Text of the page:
Leads and Story Structure/Next Class

Last class we covered lots of ground. We mainly focused on summary leads and what goes into them. The 5Ws (Who, What, Where, When and Why) and How. And the occasional “So What?” We also talked about Delayed ID and attribution. These are all the choices you have to make when deciding what goes into a lead, and what can come later. Yes, you want specifics and details, but some need to be put further down in your story. Look at this Washington Post story below. The writer decided that the WHERE and WHEN elements were relatively week and didn’t need to be included in the lead, so he delayed them to the second sentence. The SO WHAT comes even later. Ultimately, you want to place the emphasis and focus on what “the news” is.

[WHO] Tesla [WHAT] is working on a battery that can power your home [WHY] and even help large-scale utilities  store energy more efficiently, [ATTRIBUTION] according to company chief executive Elon Musk.

[WHERE] On an investor call [WHEN] Wednesday, Musk said the designs for a home or business battery are already complete and will likely be unveiled to the public “in the next month or two.” Production could be as little as six months away, he added.

“It’s really great. I’m really excited about it,” said Musk.

[SO WHAT?] Tesla says its battery and charging technology could ultimately wind up saving you money on your electric bill. Although many of today’s homes draw energy directly from the electricity grid, the spread of cheap solar panels means it’s never been easier to generate some of your own energy. Storing renewables efficiently has been a big bottleneck for consumers and for utilities alike, but if Tesla’s stationary battery takes off, it could change the way electricity is priced and traded on a market scale. (For years, it’s been many people’s dream to sell excess energy back to the grid.)…..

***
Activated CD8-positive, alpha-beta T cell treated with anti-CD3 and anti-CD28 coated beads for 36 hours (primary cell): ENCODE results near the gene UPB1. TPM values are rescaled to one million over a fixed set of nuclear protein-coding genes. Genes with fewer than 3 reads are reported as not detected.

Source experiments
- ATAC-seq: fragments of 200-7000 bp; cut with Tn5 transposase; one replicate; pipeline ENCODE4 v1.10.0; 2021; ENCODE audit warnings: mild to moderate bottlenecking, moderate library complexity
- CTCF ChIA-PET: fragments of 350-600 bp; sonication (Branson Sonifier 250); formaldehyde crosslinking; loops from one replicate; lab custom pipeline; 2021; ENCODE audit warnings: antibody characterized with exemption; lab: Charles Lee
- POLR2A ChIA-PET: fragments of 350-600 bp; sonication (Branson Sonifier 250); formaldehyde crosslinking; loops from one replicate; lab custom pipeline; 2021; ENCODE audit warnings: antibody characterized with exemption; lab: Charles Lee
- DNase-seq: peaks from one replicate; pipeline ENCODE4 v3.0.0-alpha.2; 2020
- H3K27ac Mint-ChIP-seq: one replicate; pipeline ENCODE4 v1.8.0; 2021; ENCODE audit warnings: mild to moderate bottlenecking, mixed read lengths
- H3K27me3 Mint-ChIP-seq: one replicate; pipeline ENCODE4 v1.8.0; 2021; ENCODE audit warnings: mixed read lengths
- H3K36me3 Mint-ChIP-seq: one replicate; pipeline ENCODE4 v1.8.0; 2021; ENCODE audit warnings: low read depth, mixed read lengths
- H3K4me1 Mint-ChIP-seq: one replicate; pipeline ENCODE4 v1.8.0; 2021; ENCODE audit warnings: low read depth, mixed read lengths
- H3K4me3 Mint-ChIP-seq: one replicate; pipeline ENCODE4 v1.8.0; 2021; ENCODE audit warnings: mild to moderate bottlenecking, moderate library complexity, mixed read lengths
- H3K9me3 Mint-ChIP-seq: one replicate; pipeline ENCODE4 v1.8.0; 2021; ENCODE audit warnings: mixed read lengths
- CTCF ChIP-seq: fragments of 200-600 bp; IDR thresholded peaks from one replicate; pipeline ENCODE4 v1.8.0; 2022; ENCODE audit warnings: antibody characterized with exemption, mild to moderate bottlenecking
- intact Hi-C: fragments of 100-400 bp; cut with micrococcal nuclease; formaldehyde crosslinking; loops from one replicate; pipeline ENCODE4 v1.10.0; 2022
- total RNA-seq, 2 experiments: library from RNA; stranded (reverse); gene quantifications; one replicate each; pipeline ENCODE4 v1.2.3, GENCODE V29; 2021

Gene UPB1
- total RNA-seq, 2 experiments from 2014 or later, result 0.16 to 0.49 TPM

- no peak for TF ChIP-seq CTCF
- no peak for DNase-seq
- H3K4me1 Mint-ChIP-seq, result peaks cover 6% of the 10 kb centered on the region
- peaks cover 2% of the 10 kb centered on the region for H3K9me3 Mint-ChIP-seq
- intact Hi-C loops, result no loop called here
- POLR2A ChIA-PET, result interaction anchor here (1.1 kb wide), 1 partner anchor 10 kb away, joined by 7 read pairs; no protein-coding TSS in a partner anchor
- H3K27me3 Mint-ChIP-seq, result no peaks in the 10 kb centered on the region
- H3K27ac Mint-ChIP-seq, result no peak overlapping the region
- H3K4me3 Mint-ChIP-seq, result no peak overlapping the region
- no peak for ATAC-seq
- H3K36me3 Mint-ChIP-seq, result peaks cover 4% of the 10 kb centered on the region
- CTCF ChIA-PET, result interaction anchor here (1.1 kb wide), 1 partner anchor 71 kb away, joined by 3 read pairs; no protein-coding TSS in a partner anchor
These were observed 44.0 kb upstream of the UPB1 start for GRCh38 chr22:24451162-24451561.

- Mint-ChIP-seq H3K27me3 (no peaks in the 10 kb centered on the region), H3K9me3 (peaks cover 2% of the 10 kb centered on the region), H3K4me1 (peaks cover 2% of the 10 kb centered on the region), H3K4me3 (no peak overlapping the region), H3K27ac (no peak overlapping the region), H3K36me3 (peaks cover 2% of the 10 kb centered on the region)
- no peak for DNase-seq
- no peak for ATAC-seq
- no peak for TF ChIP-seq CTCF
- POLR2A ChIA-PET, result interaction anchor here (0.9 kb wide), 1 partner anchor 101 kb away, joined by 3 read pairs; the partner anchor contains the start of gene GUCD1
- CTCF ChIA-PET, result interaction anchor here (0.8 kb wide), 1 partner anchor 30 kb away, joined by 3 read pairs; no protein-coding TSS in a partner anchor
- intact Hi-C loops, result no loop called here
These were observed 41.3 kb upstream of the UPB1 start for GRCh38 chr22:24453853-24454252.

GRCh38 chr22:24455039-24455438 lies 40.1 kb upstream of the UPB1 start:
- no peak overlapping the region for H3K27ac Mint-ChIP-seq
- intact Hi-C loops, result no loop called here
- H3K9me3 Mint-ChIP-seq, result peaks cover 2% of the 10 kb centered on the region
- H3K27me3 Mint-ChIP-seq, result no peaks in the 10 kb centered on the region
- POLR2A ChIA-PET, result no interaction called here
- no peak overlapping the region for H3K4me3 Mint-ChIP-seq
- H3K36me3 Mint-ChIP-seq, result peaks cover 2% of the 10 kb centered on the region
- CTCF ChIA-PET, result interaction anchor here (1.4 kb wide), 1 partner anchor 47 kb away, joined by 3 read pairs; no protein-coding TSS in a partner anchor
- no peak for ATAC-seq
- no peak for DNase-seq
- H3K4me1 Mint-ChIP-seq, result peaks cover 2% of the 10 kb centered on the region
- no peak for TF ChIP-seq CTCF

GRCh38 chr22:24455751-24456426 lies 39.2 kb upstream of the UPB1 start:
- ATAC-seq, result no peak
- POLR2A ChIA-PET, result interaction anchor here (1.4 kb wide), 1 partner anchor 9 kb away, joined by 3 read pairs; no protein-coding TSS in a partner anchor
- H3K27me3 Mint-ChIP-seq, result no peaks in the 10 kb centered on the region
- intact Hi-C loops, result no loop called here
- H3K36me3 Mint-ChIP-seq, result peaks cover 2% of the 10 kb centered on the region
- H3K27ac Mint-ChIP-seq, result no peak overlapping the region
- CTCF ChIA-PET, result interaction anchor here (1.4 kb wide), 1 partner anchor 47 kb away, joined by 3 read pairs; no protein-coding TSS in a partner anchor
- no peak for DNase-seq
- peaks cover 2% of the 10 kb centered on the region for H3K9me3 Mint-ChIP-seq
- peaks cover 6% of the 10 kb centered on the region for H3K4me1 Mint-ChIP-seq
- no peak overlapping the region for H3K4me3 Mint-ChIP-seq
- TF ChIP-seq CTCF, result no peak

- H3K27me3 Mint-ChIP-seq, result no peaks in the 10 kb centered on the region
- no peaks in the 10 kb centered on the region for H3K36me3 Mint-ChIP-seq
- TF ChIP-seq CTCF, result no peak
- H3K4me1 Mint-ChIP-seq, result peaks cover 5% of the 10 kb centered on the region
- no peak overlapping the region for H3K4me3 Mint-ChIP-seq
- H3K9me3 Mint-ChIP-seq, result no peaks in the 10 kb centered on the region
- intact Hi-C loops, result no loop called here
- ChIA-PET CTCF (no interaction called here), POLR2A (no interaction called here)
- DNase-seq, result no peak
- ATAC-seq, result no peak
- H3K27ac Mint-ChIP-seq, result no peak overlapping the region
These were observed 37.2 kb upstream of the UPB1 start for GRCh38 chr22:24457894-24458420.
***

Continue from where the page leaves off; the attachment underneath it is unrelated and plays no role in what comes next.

For homework, we did summary lead exercises from the handout, like this one. Look at how we start a story like this, and where we place the focus and emphasis. Notice how the sentences and paragraphs are constructed, and where the punctuation goes. What you choose to put the in the lead involves news judgement. Focus on the most newsworthy aspect, and then the rest becomes supporting details.

Three to four children, most under age 1, die every day in the United States from child abuse or neglect, according to a new study from the Child Abuse Prevention Center.

Seventy-nine percent of the deaths were among children under age 5. The study also claimed that the number of child abuse or neglect cases increased by 200,000 from the previous year, ticking up to 2.7 million.

“The numbers are very disturbing and illustrate the gravity of this issue,” said Jane McPerry, the center’s director. “My hope is that this serves as a wake-up call for families and authorities.”



Due next week is Story #1, the accident story handout. Follow AP Style, use proper quote and attribution form. Write tight and focused. Post to Blackboard. Please email me with any questions. 

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